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Brønshøj, part of the municipality of Copenhagen, forms, together with Husum, the administrative city district (bydel) of Brønshøj-Husum, in Denmark. Brønshøj lies on rising ground 4 km west of Copenhagen center and is bordered by the large wetland area of Utterslev Mose and Tingbjerg to the north. A number of ponds, lakes, and parks characterise Brønshøj. On its eastern edge, the ridgeline of Bellahøj provides extensive views over Copenhagen.
In 1658-1660, during The Northern Wars, the village and its immediate surroundings were transformed into a military fortress and town, named Carlstad by the Swedish Army under the command of King Karl X Gustav. This town supported the Swedish siege of Copenhagen. The population reached c. 30,000, which was the same as that of Copenhagen itself. The siege ended on the death of Karl X Gustav, 13 February 1660. Evidence of the fortifications cannot be found in the landscape today, though many artifacts have been uncovered. Artifacts and models of Carlstad and the events surrounding its creation are found at Brønshøj Museum.
During the late part of the 19th century and early part of the 20th century the rural village developed into a suburb of the growing metropolis of Copenhagen. In 1901, Brønshøj, together with several of the neighboring villages, was incorporated into the municipality of Copenhagen. Brønshøj contains some important examples of Danish housing types. In 1899, the cooperative housing area of Enigheden was begun as worker housing for the local dairy: this was followed in 1923 by the English Garden Village. In the 1950s, Denmark's first significant high-rise housing was built at Bellahøj. The great Danish landscape architect C.Th. Sørensen lived in one of the penthouses, known as rooftop villas, until his death. C.Th. Sørensen and architect Steen Eiler Rasmussen also planned the housing area Tingbjerg (near Utterslev Mose) between the late 1950s and early 1970s, and was constructed on the English architectural concept (of the times) of having a village within the city.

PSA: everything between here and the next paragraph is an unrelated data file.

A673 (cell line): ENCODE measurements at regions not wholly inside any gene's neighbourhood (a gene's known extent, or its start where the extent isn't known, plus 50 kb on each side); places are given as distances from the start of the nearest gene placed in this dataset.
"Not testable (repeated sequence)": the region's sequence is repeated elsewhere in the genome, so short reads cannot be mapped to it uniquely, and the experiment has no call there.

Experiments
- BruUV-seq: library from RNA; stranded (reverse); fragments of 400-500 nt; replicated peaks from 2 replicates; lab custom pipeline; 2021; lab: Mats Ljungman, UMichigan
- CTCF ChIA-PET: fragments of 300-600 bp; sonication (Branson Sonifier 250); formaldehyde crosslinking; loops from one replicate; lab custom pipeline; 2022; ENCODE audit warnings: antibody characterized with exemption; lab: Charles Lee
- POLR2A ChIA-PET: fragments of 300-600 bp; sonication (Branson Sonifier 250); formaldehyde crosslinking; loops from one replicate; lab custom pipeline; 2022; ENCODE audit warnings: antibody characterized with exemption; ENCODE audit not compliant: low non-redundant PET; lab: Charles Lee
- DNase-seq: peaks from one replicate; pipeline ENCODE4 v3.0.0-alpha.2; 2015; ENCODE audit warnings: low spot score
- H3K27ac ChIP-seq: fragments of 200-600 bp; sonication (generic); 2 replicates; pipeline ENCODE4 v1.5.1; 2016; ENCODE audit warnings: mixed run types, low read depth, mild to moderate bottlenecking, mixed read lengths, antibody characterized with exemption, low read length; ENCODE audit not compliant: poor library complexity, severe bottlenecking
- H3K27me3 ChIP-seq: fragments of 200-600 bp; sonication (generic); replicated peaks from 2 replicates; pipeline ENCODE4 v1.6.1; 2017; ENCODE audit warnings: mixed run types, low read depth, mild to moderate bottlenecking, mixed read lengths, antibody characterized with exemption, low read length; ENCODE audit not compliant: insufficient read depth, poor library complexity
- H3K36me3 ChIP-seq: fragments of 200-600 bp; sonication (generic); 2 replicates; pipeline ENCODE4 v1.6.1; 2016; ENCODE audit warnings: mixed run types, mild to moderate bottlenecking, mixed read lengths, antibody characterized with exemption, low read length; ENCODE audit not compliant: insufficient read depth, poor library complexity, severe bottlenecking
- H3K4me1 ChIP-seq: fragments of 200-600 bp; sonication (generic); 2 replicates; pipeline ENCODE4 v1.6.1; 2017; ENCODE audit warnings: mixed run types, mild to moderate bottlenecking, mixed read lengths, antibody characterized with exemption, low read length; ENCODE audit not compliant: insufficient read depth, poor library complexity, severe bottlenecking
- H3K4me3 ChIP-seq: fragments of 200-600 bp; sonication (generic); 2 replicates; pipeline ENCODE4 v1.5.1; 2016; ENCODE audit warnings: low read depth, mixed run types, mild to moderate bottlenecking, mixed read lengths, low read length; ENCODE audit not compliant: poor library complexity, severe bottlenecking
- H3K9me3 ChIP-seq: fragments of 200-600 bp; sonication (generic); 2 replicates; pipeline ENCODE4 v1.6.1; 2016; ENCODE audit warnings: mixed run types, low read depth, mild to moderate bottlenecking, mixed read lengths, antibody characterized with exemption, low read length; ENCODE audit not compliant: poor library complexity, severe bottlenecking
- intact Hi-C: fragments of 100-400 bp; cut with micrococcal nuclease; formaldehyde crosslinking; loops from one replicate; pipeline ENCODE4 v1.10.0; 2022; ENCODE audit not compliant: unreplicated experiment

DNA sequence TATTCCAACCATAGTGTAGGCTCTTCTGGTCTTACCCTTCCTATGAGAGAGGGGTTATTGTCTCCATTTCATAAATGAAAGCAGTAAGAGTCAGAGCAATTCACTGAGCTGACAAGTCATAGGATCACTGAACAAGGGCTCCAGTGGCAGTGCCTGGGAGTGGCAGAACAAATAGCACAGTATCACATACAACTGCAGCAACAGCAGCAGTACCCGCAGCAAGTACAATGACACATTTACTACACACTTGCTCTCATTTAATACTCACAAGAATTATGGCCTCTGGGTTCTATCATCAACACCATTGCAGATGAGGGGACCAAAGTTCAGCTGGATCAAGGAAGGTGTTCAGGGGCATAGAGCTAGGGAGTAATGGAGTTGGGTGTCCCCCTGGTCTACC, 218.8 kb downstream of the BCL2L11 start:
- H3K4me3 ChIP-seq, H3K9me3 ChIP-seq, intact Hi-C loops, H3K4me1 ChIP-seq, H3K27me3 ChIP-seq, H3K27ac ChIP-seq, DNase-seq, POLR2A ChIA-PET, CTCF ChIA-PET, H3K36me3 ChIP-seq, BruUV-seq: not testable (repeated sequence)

Today, Brønshøj is not served by the S-train and Metro networks, but the City bus connects the area to the core of Copenhagen, which can be reached within 20 minutes by car, bus or bicycle. In the most significant current development, small workshops, car lots and other single-storey buildings are being demolished and replaced with new housing blocks, often over shops, along Brønshøj's main street, Frederiksundsvej. However, the area maintains a distinctive character generated by its topography, parks, and housing architecture.